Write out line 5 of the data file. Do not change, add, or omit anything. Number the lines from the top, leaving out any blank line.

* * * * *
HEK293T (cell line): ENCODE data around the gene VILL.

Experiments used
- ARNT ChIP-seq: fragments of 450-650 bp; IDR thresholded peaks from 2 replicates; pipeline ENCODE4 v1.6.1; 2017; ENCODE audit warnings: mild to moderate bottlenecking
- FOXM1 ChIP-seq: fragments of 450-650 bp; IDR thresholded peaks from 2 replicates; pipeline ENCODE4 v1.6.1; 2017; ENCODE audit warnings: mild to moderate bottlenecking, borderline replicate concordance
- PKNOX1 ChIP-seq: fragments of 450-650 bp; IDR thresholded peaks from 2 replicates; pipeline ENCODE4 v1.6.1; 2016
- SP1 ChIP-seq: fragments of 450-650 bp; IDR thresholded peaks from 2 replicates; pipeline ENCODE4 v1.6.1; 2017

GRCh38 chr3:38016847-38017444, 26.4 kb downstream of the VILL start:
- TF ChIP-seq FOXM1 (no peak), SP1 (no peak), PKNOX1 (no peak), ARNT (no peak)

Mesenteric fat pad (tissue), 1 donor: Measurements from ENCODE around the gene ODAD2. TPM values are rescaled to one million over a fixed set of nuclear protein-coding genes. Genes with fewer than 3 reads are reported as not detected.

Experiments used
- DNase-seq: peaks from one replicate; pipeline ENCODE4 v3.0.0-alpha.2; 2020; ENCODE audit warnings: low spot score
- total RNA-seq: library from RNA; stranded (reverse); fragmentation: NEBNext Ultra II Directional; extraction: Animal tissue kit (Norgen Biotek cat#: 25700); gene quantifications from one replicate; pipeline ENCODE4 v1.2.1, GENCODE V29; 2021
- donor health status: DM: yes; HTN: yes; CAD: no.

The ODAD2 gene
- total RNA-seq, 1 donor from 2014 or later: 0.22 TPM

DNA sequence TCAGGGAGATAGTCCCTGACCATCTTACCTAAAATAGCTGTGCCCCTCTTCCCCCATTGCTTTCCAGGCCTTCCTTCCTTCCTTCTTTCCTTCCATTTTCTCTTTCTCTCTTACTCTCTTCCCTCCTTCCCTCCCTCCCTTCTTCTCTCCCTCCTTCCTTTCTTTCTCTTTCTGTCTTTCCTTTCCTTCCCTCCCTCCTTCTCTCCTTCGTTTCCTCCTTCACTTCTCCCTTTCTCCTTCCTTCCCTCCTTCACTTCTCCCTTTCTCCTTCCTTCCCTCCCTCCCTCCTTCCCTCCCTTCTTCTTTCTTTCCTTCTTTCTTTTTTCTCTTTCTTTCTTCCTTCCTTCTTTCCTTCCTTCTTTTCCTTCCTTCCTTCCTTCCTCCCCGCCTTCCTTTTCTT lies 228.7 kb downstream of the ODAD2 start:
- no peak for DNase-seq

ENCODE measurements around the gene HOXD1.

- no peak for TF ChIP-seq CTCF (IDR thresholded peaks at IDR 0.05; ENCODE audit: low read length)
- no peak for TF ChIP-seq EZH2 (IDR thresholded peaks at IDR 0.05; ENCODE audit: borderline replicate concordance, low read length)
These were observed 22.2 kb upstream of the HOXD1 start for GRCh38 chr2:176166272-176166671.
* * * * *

- PKNOX1 ChIP-seq: fragments of 450-650 bp; IDR thresholded peaks from 2 replicates; pipeline ENCODE4 v1.6.1; 2016